8 time-tested principles of church planting
There are few phrases more frequently spoken in church and mission circles than “church planting.” There also are few subjects around which ministry mavens work harder to be distinctive. Some tout valuable methods that are of a contextually limited scope, while others like David Garrison’s Church Planting Movements (2004) seem to capture the essential elements of transcultural movements.
One of the really interesting things about the new methods, and even of very helpful research-based analyses like Garrison’s, is how “back to the future” so much of it is. Roughly a century ago people like Henry Venn, Rufus Anderson, and John Nevius became the modern apostles of “indigenous principles” of church planting, perhaps better known today as the “three-self principles.” In spite of many significant 20th century successes for these principles (places like Korea and Ethiopia come quickly to mind), this idea that new churches ought to be established that are self-governing, self-supporting, and self-propagating has not received good press in recent years. There are several reasons why this is so.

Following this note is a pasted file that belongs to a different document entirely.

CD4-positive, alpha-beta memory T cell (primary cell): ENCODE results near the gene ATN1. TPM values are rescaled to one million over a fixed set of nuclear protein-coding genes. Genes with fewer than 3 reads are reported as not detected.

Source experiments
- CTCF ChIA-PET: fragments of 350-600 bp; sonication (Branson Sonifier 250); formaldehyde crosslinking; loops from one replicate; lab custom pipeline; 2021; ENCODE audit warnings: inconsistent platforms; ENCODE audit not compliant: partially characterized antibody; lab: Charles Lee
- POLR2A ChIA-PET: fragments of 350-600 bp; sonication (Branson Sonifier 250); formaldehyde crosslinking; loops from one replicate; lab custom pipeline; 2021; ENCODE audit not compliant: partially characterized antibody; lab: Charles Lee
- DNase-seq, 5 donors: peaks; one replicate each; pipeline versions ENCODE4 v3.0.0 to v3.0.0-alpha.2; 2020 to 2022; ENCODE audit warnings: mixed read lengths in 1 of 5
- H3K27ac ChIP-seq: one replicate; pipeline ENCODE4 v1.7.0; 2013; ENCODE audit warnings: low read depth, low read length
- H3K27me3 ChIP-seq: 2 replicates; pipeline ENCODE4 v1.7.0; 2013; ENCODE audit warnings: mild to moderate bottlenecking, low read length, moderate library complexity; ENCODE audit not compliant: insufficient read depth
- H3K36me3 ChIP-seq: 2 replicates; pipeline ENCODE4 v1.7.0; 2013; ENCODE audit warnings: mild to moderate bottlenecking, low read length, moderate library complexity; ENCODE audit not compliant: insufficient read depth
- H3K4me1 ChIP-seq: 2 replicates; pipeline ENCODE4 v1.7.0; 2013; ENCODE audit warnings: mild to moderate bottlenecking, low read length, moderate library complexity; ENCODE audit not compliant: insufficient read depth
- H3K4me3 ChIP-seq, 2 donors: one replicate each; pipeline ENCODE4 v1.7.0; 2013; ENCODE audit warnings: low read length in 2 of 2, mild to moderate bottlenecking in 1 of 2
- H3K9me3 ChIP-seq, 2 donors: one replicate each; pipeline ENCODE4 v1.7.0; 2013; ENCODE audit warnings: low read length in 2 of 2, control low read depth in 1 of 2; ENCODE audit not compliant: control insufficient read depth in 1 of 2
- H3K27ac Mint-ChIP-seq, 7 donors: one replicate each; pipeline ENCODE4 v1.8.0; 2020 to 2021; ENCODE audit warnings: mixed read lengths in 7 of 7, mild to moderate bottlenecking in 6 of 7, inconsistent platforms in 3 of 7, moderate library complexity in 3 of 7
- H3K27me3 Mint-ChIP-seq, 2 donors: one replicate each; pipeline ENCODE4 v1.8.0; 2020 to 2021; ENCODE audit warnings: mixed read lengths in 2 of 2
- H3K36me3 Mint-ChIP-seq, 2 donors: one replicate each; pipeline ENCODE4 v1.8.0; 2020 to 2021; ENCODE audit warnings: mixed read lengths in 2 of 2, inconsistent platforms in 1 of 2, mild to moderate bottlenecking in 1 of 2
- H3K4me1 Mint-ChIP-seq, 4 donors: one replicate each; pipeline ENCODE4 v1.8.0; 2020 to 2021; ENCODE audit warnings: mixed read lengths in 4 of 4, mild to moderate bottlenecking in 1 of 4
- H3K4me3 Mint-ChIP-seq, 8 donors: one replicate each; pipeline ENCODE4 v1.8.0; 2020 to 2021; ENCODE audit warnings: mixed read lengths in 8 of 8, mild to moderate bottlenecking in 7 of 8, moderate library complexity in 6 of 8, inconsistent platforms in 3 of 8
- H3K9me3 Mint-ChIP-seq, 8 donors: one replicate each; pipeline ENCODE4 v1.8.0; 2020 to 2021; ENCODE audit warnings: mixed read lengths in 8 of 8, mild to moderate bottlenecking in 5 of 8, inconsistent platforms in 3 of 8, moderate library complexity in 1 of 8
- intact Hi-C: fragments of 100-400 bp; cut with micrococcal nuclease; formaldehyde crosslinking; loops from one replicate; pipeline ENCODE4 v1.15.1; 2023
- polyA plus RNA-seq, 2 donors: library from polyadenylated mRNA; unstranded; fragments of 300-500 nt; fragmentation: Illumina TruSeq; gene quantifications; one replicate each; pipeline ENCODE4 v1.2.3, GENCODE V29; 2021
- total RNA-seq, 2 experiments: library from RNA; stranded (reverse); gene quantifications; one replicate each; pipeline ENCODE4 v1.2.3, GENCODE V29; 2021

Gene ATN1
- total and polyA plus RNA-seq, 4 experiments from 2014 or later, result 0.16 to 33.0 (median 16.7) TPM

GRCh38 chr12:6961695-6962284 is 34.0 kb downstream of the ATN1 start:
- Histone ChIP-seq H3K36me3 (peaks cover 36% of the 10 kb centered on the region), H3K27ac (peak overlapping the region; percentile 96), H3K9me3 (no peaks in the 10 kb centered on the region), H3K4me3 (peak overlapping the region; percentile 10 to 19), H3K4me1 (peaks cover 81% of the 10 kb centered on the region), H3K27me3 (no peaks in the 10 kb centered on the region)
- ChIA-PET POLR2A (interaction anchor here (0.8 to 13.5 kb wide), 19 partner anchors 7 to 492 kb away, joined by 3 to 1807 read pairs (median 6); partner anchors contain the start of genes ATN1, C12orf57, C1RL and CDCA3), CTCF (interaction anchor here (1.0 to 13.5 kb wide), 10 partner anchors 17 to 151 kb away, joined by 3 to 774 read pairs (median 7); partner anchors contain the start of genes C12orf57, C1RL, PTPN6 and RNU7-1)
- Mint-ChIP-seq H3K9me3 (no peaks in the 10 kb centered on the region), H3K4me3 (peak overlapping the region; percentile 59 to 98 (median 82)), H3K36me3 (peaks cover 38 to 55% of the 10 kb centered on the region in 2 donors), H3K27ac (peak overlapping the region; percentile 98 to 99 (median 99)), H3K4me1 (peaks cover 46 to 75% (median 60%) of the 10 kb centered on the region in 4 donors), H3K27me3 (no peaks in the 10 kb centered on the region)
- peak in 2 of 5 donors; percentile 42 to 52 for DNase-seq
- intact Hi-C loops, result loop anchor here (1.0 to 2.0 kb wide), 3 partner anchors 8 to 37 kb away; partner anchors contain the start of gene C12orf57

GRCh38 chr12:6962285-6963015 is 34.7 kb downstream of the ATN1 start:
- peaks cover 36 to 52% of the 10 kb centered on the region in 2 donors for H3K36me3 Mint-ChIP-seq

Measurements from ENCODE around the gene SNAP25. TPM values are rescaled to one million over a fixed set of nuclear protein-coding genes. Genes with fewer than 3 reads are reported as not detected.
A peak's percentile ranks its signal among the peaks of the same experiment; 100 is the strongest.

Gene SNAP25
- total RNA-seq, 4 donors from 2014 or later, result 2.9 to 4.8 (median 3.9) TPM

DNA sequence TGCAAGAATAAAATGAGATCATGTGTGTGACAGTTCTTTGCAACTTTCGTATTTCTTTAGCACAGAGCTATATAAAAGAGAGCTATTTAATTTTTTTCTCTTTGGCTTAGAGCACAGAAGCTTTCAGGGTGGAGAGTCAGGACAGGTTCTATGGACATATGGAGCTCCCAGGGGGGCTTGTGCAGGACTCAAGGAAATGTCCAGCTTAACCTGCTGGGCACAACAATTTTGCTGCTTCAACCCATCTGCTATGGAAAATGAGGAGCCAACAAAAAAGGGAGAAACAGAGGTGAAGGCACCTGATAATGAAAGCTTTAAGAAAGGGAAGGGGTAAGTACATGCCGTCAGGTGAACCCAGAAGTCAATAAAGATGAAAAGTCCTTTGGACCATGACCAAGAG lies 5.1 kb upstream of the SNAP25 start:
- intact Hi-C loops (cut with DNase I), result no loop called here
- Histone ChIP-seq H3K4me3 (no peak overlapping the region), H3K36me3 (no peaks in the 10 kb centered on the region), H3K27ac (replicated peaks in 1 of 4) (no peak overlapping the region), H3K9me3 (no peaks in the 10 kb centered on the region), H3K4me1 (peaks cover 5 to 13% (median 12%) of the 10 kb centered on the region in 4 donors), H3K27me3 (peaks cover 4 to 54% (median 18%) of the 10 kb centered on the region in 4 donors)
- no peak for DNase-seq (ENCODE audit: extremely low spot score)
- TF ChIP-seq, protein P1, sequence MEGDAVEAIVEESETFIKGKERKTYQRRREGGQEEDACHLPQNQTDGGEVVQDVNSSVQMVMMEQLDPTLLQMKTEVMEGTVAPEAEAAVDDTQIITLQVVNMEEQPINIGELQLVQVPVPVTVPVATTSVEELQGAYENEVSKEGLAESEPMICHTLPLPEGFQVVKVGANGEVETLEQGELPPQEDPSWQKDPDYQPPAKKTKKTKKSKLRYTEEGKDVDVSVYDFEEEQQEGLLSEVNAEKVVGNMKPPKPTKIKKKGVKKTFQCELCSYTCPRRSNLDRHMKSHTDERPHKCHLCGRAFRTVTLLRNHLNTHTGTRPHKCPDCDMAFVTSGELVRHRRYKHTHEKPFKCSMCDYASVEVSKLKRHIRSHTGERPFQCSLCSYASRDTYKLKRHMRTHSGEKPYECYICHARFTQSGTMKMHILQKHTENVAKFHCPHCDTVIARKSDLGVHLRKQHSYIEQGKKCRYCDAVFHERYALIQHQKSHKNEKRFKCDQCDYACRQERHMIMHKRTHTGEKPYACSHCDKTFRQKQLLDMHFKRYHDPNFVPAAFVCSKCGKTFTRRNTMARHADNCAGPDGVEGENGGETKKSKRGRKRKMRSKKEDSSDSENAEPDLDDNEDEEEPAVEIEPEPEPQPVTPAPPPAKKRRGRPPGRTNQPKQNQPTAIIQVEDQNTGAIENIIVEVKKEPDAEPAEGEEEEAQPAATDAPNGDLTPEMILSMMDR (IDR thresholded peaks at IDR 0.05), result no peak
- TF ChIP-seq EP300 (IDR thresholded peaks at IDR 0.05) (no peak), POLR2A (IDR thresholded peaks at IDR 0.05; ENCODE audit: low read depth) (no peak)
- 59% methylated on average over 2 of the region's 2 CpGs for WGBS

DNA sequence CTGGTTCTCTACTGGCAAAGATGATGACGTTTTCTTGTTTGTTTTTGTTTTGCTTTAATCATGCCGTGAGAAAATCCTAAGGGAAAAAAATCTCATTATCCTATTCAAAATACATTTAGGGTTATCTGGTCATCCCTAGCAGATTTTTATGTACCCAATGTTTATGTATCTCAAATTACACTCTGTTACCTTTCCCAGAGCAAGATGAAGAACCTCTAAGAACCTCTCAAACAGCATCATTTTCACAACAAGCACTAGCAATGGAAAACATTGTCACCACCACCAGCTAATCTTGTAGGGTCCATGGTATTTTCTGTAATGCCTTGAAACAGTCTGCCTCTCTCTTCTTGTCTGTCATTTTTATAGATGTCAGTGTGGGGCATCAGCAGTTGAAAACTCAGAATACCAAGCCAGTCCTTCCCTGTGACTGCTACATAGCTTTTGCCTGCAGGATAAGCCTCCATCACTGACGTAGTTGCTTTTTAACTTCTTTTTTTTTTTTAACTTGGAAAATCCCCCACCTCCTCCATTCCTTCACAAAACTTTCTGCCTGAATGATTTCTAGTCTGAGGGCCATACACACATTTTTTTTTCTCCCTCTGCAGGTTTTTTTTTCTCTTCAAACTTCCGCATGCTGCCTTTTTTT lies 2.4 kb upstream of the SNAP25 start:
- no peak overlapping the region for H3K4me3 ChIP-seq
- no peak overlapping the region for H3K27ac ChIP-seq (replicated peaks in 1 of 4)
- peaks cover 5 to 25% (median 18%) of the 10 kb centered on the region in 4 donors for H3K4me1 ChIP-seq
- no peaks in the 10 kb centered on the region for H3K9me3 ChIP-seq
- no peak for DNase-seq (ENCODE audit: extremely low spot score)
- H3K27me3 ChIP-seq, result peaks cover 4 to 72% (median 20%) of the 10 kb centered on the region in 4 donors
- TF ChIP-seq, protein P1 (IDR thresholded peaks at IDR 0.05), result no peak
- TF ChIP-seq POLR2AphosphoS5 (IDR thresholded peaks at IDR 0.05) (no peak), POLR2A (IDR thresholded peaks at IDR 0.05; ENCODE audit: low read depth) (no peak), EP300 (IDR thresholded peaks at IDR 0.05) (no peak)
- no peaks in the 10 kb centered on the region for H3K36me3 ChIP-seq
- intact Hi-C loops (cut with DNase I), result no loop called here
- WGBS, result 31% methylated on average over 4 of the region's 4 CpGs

The principles have suffered in the minds of at least some because of their negative association with the Chinese adaptation of the term for their government-approved brand of Christianity—the “Three-Self Patriotic Movement.” The principles have also commonly been accused of promoting a self-focus at the expense of a Christ-focus. (Unfairly, I think, because the real converse to self-initiative was foreign-initiative.)
On the other hand, the principles have been criticized for not going far enough, most notably for neglecting self-theologizing. While a reasonable concern, ...
Read Source: Church Planting 101